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Proc Natl Acad Sci U S A. 2002 Nov 26;99(24):15462-7. Epub 2002 Nov 13.

Role of the thyroid-stimulating hormone receptor signaling in development and differentiation of the thyroid gland.

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  • 1Laboratory of Biochemistry and Molecular Biology, Stazione Zoologica A. Dohrn, Villa Comunale, 80121 Naples, Italy.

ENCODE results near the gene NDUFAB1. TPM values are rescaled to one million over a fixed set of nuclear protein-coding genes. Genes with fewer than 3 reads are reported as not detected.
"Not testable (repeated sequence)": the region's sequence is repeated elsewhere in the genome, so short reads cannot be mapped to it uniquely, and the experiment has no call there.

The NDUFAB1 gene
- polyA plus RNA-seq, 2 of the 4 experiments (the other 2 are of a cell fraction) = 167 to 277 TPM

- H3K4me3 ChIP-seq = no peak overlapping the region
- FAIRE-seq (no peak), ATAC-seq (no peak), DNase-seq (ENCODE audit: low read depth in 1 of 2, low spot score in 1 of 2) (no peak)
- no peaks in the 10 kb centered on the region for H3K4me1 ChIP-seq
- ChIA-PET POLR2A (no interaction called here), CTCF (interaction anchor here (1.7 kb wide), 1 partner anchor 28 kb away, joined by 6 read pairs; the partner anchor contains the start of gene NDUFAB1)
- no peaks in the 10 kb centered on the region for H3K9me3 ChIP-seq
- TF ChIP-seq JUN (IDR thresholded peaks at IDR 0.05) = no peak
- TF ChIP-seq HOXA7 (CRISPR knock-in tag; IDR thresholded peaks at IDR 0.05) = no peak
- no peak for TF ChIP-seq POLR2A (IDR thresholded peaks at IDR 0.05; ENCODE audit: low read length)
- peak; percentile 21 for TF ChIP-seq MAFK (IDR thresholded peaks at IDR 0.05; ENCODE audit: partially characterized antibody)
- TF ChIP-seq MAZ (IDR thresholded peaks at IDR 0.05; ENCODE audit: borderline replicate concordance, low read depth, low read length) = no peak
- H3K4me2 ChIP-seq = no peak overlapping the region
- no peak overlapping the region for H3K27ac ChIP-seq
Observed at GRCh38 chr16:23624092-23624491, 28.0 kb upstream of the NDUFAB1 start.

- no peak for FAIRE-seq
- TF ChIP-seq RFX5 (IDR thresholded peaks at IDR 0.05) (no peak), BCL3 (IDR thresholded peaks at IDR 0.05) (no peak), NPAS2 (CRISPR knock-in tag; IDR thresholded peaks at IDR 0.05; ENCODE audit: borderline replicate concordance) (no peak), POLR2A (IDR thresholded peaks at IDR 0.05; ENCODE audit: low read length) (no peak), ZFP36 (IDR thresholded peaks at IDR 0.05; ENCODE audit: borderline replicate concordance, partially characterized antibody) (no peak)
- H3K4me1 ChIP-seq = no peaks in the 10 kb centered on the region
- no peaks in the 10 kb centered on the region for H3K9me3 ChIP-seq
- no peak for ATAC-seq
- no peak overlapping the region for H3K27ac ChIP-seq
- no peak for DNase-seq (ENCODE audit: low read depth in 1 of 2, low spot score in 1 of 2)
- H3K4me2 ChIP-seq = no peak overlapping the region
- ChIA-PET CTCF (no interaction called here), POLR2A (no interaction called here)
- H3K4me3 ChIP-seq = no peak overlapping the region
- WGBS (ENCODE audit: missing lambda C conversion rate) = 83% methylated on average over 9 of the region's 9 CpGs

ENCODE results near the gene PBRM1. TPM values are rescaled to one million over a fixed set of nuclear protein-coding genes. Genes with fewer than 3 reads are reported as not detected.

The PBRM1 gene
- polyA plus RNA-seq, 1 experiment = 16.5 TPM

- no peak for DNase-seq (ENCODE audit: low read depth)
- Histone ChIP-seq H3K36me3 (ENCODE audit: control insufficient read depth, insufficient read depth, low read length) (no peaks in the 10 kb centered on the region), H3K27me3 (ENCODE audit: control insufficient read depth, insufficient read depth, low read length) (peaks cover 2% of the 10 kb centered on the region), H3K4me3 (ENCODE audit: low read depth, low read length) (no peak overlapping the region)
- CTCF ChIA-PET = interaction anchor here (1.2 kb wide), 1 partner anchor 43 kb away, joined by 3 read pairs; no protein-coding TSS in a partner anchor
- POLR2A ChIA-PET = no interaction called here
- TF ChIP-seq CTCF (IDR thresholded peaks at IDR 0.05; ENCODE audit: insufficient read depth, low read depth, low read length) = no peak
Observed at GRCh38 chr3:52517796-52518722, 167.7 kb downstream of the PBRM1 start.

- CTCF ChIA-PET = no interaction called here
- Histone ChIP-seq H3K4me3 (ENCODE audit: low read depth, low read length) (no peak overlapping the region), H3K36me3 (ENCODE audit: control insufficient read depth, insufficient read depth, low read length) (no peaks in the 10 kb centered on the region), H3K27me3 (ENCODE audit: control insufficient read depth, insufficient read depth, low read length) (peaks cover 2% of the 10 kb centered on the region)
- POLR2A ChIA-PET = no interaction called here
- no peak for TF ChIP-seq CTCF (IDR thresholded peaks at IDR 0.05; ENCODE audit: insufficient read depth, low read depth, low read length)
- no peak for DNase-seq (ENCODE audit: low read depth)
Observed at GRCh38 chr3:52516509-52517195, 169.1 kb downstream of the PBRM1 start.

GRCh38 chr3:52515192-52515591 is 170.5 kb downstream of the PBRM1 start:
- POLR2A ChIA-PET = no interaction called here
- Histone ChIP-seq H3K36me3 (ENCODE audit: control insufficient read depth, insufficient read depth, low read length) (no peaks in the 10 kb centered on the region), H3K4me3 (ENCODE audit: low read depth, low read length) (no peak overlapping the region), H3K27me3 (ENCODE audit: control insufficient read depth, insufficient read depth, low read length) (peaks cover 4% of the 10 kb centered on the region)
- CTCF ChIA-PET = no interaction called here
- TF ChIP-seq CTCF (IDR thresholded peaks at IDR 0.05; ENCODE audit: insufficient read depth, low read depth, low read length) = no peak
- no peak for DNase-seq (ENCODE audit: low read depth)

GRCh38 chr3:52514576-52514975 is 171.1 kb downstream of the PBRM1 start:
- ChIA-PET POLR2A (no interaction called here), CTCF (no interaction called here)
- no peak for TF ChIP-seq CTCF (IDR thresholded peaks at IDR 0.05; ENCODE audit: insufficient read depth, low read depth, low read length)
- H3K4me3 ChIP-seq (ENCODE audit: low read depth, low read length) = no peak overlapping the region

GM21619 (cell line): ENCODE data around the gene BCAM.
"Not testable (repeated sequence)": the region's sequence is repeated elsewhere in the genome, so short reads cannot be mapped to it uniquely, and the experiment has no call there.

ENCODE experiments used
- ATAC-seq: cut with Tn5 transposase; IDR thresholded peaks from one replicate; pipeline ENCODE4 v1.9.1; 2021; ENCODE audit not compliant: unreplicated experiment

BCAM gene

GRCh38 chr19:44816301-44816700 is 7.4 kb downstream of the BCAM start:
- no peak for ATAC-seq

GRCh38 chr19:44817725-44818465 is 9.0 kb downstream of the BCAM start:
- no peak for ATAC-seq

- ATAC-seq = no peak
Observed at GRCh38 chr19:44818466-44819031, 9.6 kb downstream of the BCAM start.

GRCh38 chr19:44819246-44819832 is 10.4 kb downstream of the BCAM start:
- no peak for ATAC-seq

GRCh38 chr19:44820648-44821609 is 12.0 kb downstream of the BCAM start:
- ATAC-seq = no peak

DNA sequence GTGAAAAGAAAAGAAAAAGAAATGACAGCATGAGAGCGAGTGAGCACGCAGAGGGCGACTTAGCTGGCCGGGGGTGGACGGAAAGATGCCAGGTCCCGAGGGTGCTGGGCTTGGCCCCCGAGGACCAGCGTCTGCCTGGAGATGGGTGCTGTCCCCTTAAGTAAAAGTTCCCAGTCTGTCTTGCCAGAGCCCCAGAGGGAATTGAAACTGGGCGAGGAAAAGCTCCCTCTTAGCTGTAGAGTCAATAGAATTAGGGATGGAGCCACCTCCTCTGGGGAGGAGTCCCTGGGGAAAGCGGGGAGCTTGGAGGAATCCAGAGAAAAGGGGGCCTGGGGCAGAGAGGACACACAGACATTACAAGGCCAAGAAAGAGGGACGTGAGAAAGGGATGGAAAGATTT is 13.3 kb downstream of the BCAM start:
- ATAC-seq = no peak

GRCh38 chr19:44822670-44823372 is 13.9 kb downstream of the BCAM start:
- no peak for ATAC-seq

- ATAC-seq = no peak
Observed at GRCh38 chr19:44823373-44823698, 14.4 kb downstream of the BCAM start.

The thyroid-stimulating hormone/thyrotropin (TSH) is the most relevant hormone in the control of thyroid gland physiology in adulthood. TSH effects on the thyroid gland are mediated by the interaction with a specific TSH receptor (TSHR). We studied the role of TSHTSHR signaling on gland morphogenesis and differentiation in the mouse embryo using mouse lines deprived either of TSH (pit(dw)pit(dw)) or of a functional TSHR (tshr(hyt)tshr(hyt) and TSHR-knockout lines). The results reported here show that in the absence of either TSH or a functional TSHR, the thyroid gland develops to a normal size, whereas the expression of thyroperoxidase and the sodium/iodide symporter are reduced greatly. Conversely, no relevant changes are detected in the amounts of thyroglobulin and the thyroid-enriched transcription factors TTF-1, TTF-2, and Pax8. These data suggest that the major role of the TSH/TSHR pathway is in controlling genes involved in iodide metabolism such as sodium/iodide symporter and thyroperoxidase. Furthermore, our data indicate that in embryonic life TSH does not play an equivalent role in controlling gland growth as in the adult thyroid.

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